First Nations

Up to 75 per cent of Indigenous people living on-reserve in B.C. do not hold a valid driver’s licence, according a UBCIC discussion paper. (Pixabay.com)
Up to 75 per cent of Indigenous people living on-reserve in B.C. do not hold a valid driver’s licence, according a UBCIC discussion paper. (Pixabay.com)
Lawyer Jack Woodward spoke on “Understanding the rights and title of Indigenous people in Canada” in an informative video conference hosted by the Campbell River Mirror March 18. Photo submitted

British Columbians in for a big adjustment with Aboriginal title settlement, lawyer says

The shift in ownership will be from what is normally called Crown ownership to Indigenous ownership

Lawyer Jack Woodward spoke on “Understanding the rights and title of Indigenous people in Canada” in an informative video conference hosted by the Campbell River Mirror March 18. Photo submitted
Xeni Gwet’in Nation purchased and is upgrading the Elkin Creek Ranch. (Jimmy Lulua photo)

Improvements underway at Elkin Creek Ranch in Nemiah Valley

“It’s going pretty well,” said Xeni Gwet’in Chief Jimmy Lulua

Xeni Gwet’in Nation purchased and is upgrading the Elkin Creek Ranch. (Jimmy Lulua photo)
A sacred fire was held at the Williams Lake First Nation community of Sugar Cane Monday, March 15. (Facebook photo)

Secwépemc Nation hosts sacred fire ceremonies

Prayers and offerings shared in Secwepemcul’ecw

A sacred fire was held at the Williams Lake First Nation community of Sugar Cane Monday, March 15. (Facebook photo)
The top doctor at British Columbia’s First Nations Health Authority says she is “hopeful” all Indigenous adults in the province will be offered the COVID-19 vaccine in the second phase of the immunization program. (Pixabay)
Interior Health has said to its community partners it won’t be organizing flu clinics moving forward, starting this fall. (Pixabay)

B.C. First Nations Health Authority hopes all Indigenous adults vaccinated in Phase 2

The province has so far only committed to vaccinating Indigenous adults over 65

The top doctor at British Columbia’s First Nations Health Authority says she is “hopeful” all Indigenous adults in the province will be offered the COVID-19 vaccine in the second phase of the immunization program. (Pixabay)
Interior Health has said to its community partners it won’t be organizing flu clinics moving forward, starting this fall. (Pixabay)
Sanford and Marlana Williams. Submitted photo.

The silence of Sanford Williams: B.C. master carver and his wife navigate racism

Indigenous carver and residential school survivor didn’t know how to speak up against discrimination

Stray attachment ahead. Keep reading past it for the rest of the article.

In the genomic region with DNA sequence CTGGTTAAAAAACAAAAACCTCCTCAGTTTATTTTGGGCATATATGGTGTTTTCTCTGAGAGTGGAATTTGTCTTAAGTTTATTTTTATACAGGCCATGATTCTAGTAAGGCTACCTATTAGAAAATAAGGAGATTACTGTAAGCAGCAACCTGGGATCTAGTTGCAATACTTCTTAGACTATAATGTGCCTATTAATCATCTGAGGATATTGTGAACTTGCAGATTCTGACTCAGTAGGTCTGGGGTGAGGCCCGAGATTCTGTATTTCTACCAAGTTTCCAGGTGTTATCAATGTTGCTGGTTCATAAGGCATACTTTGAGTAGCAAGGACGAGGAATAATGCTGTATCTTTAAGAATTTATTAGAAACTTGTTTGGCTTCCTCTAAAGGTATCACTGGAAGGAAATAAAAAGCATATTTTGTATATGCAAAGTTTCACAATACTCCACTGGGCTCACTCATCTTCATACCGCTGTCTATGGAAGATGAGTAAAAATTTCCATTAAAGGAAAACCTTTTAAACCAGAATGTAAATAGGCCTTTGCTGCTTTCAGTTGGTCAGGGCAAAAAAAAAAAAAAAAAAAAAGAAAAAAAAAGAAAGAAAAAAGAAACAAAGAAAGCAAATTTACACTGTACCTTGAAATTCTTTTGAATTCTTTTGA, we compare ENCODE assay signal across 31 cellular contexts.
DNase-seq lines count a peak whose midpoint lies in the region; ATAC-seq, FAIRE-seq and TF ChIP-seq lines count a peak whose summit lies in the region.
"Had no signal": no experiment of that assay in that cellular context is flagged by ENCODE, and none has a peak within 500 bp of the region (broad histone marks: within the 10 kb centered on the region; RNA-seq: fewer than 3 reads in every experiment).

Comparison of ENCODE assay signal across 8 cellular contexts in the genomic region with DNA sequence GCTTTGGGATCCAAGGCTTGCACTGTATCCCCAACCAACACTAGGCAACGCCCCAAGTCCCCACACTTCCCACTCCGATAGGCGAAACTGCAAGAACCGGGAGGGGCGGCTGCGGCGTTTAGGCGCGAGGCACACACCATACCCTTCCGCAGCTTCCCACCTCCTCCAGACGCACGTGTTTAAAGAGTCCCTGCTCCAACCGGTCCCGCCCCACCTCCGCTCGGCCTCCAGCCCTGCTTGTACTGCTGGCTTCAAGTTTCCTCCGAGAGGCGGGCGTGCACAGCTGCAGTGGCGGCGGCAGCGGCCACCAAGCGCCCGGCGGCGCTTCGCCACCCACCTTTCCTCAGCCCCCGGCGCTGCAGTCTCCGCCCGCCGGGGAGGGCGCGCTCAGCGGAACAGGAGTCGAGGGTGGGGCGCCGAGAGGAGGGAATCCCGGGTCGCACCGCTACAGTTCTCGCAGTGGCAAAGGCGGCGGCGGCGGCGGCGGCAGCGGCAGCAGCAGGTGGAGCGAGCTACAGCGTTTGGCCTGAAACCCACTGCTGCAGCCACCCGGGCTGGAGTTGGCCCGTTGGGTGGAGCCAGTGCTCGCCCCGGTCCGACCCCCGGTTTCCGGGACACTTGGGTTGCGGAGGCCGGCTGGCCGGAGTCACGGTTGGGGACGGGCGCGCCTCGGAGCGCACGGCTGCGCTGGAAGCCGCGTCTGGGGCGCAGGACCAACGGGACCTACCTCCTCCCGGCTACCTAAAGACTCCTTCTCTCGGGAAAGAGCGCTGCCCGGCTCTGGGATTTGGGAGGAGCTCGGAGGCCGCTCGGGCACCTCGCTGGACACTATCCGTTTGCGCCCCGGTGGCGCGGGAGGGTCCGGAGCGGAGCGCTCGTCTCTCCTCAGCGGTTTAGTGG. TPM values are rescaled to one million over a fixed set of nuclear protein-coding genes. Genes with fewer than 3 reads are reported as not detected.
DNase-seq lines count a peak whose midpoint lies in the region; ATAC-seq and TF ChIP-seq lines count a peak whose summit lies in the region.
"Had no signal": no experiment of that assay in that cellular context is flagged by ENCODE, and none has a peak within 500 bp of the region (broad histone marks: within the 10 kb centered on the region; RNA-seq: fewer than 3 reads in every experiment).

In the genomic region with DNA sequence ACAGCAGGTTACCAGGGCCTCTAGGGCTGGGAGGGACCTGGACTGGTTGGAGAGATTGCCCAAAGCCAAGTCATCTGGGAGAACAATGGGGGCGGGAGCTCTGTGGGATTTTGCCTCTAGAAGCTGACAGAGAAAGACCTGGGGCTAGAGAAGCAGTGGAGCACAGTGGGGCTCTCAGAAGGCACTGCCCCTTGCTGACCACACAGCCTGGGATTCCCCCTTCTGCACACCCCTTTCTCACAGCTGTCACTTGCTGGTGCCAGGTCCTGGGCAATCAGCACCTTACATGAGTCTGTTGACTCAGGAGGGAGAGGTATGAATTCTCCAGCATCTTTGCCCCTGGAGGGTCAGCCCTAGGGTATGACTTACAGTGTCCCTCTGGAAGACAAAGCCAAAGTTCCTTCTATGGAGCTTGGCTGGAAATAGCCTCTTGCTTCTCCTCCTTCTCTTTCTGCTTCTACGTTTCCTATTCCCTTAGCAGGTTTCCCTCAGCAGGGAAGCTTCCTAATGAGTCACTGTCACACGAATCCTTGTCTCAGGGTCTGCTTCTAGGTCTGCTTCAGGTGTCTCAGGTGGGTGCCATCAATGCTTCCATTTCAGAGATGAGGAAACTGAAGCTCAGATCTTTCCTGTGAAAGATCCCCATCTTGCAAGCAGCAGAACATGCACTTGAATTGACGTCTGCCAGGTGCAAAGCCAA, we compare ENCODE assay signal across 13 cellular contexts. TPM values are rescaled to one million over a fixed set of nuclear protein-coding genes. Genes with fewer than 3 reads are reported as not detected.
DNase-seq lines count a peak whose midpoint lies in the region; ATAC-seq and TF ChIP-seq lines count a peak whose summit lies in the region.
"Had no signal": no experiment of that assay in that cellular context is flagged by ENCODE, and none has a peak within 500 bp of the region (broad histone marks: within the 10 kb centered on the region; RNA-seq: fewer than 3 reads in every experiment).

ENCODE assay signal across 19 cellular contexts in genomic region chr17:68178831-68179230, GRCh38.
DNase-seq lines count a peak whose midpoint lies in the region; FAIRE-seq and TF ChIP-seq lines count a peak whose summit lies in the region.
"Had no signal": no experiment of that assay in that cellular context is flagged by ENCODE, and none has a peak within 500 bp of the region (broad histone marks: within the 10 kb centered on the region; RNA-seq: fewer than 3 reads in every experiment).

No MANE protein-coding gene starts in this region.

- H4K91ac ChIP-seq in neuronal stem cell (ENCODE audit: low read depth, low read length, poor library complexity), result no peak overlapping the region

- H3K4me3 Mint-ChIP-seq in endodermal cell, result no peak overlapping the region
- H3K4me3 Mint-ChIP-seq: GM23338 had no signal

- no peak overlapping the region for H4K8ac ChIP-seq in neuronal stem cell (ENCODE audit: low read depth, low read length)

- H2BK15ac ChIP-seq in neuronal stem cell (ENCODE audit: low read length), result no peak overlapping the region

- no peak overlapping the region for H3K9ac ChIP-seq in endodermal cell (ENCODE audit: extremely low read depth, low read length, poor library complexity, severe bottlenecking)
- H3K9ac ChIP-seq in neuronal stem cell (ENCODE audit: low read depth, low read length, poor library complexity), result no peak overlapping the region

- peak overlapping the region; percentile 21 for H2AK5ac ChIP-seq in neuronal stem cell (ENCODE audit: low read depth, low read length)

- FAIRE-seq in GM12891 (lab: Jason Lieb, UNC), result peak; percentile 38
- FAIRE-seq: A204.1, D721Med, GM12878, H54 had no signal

Sanford and Marlana Williams. Submitted photo.
Sanderlings by the sea. (Margo Hearne / Haida Gwaii Observer)

Questions arise after decapitated sea lion found upon B.C. shore

Headless sea lion discoveries have also been documented on Nanaimo and Comox beaches

Sanderlings by the sea. (Margo Hearne / Haida Gwaii Observer)
More than half of the residents of First Nations communities in British Columbia have received at least one dose of COVID-19 vaccine, but most Indigenous people who live outside of these areas are still waiting. THE CANADIAN PRESS/Paul Chiasson

Most B.C. First Nations communities offered at least one dose of COVID-19 vaccine

First Nations Health Authority says over 30,000 vaccinations administered, 54% of residents on reserves

More than half of the residents of First Nations communities in British Columbia have received at least one dose of COVID-19 vaccine, but most Indigenous people who live outside of these areas are still waiting. THE CANADIAN PRESS/Paul Chiasson
Chief Don Tom of the Tsartlip First Nation was outraged after Green MLA Adam Olsen revealed on social media that the community had been experiencing a COVID-19 outbreak – a fact the First Nation had chosen to keep private to avoid racist backlash as experienced by the Cowichan Tribes when an outbreak was declared there in January. (Black Press Media file photo)

B.C. First Nation ‘outraged’ after Green MLA reveals COVID-19 outbreak

Tsartlip First Nation chief shares concerns about racist backlash, MLA apologizes

Chief Don Tom of the Tsartlip First Nation was outraged after Green MLA Adam Olsen revealed on social media that the community had been experiencing a COVID-19 outbreak – a fact the First Nation had chosen to keep private to avoid racist backlash as experienced by the Cowichan Tribes when an outbreak was declared there in January. (Black Press Media file photo)
Richard Gray, the social services manager for the FNQLHSSC, says their ability to share information, to give strategies and to advise and counsel First Nations communities that are interested in following this road will be “severely hampered” through the signing of confidentiality agreements. (FNQLHSSC photo)

Confidentiality agreements a ‘red flag’ in exercising Bill C-92, says Indigenous leader

If nations sign a confidentiality agreement they cannot speak with each other on working with their communities

Richard Gray, the social services manager for the FNQLHSSC, says their ability to share information, to give strategies and to advise and counsel First Nations communities that are interested in following this road will be “severely hampered” through the signing of confidentiality agreements. (FNQLHSSC photo)